The Collected Works of Victor & Hugo
Part One - Part Two
Off to the town of Amboise we went, arriving just in time for Peter and I to enjoy a rapid sprint thought the fabulous Chateau Amboise. Among the many exquisite view and sights, we were able to survey the rocky rapids beneath the local bridges across the River Loire which we would be traversing by boat in the coming days.
Saturday morning was "move-out day" from the gite and packing up for a week on the river. We did manage to squeeze in a celebratory lunch at an Italian restaurant in Montrichaud between last minute preparations of Brian's "Osprey" - a 14' flat-bottomed daysailer - and touching up last bits on the canoes. It was late in the day by the time we finally arrived at our starting point of Blois.
Arriving in Blois, we immediately set about launching a canoe (Victor? Or what it Hugo? We never were quite sure which was which), Peter's kayak and Albert's skiff. Our goal was to find an amenable, sheltered spot on the shoreline to camp for the night before setting out on the river the next morning. Our launch spot was a small park directly opposite the town of Blois with terrific views of the town Chateau, towering Cathedral and a plethora of traditional French boats known as "futreaus".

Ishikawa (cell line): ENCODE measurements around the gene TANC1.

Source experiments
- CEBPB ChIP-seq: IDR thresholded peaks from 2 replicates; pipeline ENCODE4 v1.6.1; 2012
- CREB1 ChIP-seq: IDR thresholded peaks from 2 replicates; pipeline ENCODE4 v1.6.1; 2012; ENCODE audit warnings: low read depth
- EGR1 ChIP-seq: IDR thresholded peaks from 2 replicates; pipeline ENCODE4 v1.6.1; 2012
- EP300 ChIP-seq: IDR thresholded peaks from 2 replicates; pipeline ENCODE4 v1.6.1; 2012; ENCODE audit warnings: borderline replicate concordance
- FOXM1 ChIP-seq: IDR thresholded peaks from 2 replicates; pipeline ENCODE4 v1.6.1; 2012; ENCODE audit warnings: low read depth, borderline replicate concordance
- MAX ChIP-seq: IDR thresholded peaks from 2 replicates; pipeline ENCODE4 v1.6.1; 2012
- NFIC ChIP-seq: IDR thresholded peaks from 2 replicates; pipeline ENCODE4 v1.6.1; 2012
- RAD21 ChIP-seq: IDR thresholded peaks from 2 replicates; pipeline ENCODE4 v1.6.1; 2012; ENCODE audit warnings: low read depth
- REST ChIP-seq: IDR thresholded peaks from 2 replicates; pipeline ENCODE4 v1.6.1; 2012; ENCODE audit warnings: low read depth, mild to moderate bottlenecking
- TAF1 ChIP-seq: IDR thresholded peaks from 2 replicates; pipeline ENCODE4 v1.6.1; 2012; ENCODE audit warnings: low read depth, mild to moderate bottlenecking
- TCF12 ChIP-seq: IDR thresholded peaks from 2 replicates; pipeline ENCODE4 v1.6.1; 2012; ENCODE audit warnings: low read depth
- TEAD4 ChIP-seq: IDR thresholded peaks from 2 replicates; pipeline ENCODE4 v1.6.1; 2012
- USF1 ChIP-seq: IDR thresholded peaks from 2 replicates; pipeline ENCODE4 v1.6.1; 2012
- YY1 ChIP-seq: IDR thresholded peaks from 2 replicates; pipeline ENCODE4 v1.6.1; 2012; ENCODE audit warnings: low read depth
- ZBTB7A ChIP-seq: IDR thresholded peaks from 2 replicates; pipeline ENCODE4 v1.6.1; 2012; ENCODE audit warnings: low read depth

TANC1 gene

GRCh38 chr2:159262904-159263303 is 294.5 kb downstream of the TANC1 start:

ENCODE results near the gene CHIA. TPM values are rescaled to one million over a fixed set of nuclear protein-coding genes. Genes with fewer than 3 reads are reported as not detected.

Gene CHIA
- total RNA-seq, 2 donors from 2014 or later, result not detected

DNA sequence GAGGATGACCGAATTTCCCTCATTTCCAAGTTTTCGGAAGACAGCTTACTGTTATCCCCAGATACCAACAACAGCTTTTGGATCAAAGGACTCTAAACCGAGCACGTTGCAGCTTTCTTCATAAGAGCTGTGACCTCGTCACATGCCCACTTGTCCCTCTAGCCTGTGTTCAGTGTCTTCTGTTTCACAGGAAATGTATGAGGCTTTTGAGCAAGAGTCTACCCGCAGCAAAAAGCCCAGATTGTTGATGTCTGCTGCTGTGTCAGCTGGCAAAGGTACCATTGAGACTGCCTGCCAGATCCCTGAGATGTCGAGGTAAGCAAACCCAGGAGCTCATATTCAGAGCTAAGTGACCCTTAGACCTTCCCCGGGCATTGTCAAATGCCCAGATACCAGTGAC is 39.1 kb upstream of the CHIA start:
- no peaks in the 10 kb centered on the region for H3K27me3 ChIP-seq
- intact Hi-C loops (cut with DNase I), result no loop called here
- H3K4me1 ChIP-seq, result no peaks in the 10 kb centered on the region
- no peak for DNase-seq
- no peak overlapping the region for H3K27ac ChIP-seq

Victor's initial launch was as successful as it was anti-climactic. Grabbing one of our hand-made paddles, I scrambled into the bow while Paul Herbert took a place in the stern. Other than some minor flexing of the wide, flat plywood bottom - attributable to our decision to install a minimalist keelson - the hull was immediately proved water-tight, sound and stable. Paul and I executed a few quick maneuvers in the way of sea-trials, predominantly loops and figure-eights, predominantly attributable to my relative lack of canoe inexperience and a seeming disability to paddle in a straight line.
Fortunately, our goals in terms of a destination were modest and in fairly short order we arrived at our intended campsite a mere few hundred yards down the shore line on a grassy bank sprinkled here and there with stinging nettles just to keep us on our toes. In France, I was told, the riverbanks are considered public land and freely available for the use of itinerant squatters like ourselves.